Drawing Down 

Investigation deepens into millions of dollars that flowed out of HDL.

click to enlarge A U.S. trustee is trying to figure out why “huge amounts of money” went out the door at HDL before it went bankrupt.

Scott Elmquist

A U.S. trustee is trying to figure out why “huge amounts of money” went out the door at HDL before it went bankrupt.

A U.S. trustee in the bankruptcy court case of Health Diagnostic Laboratory is looking into millions of dollars in distributions to the company’s top stockholders, including founder and former chief executive Tonya Mallory and its current chief executive, Joseph McConnell.

When reviewing the troubled organization’s financial statements, trustee Robert A. Van Arsdale said in court he saw that “some huge amounts of money” were dispersed in the two years before HDL went bankrupt. He instructed the company’s lawyers to provide documentation.

Asked for details, Arsdale refers Style to Shannon May, a U.S. Justice Department spokeswoman in Washington. She declines to comment, but says more information might be available during an Aug. 5 hearing in U.S. Bankruptcy Court.

HDL spokesman Doug Sbertoli didn’t respond to several requests for information.

Mallory resigned from the company in September after federal investigators accused her firm of paying kickbacks to doctors to use its blood-testing services for Medicare patients. In April, it agreed to a $47 million settlement with the U.S. Department of Justice, which intervened in two whistleblower lawsuits against it. Fines in the case could top $100 million.

Mallory and two colleagues — Cal Dent and Brad Johnson, owners of an Alabama-based marketing company — were excluded from the settlement. That could make them open to criminal prosecution. A U.S. attorney in South Carolina has said he intends to pursue such an investigation.

HDL is a seven-year-old company touted as an example of new high-tech business in Richmond. It amassed revenues unusually quickly, but was accused of buying revenues by paying doctors as much as $17 per blood sample. Racked by bad publicity, lawsuits and fines, the firm declared Chapter 11 bankruptcy June 8 and has won permission to put itself up for sale.

As part of bankruptcy proceedings, Van Arsdale has pored over HDL’s financials. He notes that millions of dollars were paid out to some top shareholders of the privately held company during the past several years.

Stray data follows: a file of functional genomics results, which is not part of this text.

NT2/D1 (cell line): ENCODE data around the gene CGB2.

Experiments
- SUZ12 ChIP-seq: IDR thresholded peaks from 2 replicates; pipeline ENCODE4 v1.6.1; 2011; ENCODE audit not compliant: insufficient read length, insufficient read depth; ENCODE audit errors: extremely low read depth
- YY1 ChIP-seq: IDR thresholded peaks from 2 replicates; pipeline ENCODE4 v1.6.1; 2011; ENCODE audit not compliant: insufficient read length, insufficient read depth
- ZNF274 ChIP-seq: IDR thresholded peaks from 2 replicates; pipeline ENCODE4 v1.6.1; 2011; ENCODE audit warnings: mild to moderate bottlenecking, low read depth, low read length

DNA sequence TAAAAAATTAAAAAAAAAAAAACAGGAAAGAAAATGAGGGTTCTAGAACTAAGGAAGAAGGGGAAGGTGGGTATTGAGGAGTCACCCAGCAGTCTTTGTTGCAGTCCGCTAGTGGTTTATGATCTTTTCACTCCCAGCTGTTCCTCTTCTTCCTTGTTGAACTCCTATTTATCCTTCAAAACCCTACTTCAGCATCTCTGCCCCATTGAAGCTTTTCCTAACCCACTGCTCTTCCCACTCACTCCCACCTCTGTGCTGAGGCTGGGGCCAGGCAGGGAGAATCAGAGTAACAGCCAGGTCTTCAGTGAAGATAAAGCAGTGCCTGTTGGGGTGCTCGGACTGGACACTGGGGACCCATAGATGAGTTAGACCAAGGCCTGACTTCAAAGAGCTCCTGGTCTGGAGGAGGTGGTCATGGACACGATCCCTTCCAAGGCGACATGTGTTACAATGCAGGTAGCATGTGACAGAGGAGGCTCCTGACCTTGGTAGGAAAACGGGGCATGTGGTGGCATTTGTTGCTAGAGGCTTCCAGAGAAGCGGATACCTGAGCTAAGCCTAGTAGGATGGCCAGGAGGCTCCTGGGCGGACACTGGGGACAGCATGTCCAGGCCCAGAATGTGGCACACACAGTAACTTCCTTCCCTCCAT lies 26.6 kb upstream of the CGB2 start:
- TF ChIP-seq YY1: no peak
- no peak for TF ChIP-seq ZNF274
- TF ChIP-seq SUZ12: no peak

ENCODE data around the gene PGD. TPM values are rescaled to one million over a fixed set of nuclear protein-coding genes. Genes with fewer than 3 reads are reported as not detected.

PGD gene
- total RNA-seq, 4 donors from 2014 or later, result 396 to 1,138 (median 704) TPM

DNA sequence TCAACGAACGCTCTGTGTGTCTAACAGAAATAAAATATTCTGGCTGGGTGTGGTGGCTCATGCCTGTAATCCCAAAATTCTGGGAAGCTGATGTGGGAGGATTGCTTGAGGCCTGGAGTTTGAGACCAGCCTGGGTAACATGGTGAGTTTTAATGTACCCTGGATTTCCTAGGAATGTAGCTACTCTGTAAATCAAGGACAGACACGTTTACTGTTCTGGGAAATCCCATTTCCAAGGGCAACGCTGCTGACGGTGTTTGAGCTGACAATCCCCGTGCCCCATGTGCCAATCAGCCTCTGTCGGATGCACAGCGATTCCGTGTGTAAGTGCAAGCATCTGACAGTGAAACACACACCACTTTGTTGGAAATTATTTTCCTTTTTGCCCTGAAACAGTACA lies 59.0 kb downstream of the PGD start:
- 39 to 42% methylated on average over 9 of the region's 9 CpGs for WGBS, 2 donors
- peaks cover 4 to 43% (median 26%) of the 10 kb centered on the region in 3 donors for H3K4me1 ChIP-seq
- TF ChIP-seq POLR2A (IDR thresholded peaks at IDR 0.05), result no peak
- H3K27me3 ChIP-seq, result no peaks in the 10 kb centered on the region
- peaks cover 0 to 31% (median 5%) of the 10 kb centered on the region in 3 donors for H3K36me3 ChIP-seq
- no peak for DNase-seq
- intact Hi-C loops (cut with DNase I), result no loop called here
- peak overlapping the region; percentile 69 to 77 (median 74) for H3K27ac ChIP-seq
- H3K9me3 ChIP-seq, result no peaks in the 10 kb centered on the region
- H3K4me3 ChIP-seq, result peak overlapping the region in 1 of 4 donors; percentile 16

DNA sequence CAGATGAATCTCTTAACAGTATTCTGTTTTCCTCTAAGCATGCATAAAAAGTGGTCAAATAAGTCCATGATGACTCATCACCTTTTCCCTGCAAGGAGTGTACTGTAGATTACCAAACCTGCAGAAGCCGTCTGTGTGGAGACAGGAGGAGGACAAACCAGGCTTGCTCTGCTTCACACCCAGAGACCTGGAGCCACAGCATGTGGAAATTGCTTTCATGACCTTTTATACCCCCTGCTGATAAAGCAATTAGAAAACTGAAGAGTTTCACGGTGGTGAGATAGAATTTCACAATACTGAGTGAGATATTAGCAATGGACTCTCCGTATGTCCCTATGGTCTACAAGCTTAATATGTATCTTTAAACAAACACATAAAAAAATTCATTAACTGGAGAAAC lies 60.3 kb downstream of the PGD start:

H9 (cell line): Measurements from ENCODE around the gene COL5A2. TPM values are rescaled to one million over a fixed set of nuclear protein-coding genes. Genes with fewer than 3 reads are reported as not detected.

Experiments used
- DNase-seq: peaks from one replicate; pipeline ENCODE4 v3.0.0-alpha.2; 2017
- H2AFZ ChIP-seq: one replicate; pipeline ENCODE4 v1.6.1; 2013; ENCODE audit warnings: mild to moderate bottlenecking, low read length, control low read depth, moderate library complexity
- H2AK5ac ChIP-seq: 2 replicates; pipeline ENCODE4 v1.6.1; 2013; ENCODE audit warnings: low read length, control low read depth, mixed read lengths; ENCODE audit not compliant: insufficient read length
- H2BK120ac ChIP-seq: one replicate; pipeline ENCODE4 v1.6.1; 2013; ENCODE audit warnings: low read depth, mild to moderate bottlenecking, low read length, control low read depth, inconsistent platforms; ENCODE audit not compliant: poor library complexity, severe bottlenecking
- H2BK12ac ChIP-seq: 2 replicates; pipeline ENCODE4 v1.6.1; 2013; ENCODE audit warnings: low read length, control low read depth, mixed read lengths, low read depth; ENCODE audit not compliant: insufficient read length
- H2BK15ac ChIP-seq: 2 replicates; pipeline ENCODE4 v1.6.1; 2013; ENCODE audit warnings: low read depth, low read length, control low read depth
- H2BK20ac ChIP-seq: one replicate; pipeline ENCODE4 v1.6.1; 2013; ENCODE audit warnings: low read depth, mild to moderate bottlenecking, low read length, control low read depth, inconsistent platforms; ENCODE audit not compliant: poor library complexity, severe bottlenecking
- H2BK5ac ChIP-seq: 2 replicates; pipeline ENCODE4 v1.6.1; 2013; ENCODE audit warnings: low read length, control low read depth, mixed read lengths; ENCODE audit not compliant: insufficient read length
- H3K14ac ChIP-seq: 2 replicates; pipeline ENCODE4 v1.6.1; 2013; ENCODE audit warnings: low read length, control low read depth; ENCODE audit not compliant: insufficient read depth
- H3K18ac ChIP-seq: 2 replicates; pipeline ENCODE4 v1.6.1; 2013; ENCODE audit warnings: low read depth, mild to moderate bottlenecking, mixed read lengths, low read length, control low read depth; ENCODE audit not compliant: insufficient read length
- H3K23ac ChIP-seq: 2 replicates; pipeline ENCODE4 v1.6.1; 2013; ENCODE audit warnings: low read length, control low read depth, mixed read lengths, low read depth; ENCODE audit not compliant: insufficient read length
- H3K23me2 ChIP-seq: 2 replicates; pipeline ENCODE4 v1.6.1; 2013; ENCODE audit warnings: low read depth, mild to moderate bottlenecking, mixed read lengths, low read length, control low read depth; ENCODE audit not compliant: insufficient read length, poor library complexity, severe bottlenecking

The Wall Street Journal reported in March that from 2011 to 2013, HDL’s 16 stockholders received distributions totaling $119 million, according to internal company documents the newspaper received.

Of that, $50 million went to the firm’s three cofounders — Mallory, McDonnell and Russell Warnick, the Journal reported. Because of the type of company HDL is, some $71 million of the total sum went to pay taxes.

Dent and Johnson of Blue Wave, the Alabama marketing company with close connections to Mallory, received $220 million from 2010 to 2014. Of that, $173 million went to Dent and Johnson themselves.

HDL grew revenues so remarkably fast “that it caught the eyes of people in the lab business,” says Robert Michel, editor of the industry newsletter Dark Daily, which tracks the national medical laboratory testing sector. In 2012 and 2013, he says, the company made revenues in excess of $800 million.

Lauren Husten, who writes a medical blog for Forbes, says that HDL’s profit margins reached a remarkable 33 percent. The industry average is closer to 10 percent.

Also curious was how much money was being paid out. Some of it apparently went to doctors, who received up to 1,700 checks each month as “draw fees” paid back to them for using HDL’s blood analysis. Other disbursements went to stockholders.

“That’s just money that disappears out of the business as cash,” Michel says.

Although it’s still unclear whether criminal probes are underway for former and current HDL executives and others, Michel says federal regulators have been performing broad investigatory sweeps across the country to look into alleged doctor misconduct.

He refers to a New Jersey criminal case that ensnared not only the officials of a blood testing company, but also the doctors who collected fees to use its services.

Biodiagnostic Laboratory Services of Parsippany was paying $4 million in bribes to doctors for using its blood testing, according to federal investigators. Some doctors were pocketing from $1,500 to $5,000 a month to choose the laboratory.

So far, 38 people have been convicted in the case, including 25 doctors in New Jersey, New York and Connecticut. “To our knowledge, this is the largest number of medical professionals ever prosecuted in the same case,” U.S. Attorney Paul Fishman said in a release.

Michel says one question is whether the HDL case could expand to include criminal problems of doctors who accepted the “draw fees” each time they used a company test.

While the investigations continue, HDL is enduring other embarrassments, such as layoffs, lawsuits from insurance companies, having to remove its corporate logos from the Siegel Center at Virginia Commonwealth University and the Redskins Training Camp, and leasing part of its $100 million, state-of-the-art building in the Virginia BioTechnology Research Park.


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